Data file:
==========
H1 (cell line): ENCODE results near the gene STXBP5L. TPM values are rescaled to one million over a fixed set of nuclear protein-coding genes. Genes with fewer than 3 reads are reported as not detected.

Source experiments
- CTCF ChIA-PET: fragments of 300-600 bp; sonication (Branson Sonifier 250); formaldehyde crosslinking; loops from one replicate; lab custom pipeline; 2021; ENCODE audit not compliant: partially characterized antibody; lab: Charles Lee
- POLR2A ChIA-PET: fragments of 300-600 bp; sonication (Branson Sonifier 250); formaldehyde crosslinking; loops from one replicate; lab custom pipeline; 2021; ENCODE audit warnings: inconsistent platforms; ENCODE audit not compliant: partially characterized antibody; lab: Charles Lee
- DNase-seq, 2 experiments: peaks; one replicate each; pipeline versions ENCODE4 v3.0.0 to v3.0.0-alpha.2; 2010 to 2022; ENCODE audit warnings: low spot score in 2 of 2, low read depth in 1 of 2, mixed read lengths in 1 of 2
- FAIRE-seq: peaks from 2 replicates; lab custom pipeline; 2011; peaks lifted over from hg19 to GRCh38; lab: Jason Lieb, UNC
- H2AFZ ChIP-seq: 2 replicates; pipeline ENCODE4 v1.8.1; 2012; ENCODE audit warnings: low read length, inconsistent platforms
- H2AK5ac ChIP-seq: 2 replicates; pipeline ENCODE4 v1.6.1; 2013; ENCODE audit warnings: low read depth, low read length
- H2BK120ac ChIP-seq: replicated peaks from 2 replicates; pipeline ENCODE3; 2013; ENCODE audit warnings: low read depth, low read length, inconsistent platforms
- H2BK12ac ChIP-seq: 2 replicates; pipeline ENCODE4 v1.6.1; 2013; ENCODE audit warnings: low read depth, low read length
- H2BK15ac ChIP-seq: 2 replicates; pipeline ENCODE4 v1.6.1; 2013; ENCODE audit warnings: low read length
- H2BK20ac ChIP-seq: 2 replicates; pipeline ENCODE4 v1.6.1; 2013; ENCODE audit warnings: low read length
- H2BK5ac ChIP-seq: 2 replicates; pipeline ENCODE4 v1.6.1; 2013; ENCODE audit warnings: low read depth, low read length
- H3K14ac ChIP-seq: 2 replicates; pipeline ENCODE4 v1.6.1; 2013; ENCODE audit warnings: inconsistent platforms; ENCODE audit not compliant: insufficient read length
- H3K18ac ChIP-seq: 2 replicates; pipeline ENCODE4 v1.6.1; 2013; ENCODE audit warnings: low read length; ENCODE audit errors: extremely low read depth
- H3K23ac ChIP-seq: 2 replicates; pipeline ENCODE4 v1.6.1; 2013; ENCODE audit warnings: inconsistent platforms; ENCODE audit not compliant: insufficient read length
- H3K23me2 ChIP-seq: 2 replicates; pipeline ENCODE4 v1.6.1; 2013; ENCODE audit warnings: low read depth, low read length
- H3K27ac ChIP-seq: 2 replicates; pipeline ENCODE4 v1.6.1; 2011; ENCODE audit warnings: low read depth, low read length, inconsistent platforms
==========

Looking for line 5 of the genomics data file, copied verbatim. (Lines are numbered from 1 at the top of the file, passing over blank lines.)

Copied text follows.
- DNase-seq, 2 experiments: peaks; one replicate each; pipeline versions ENCODE4 v3.0.0 to v3.0.0-alpha.2; 2010 to 2022; ENCODE audit warnings: low spot score in 2 of 2, low read depth in 1 of 2, mixed read lengths in 1 of 2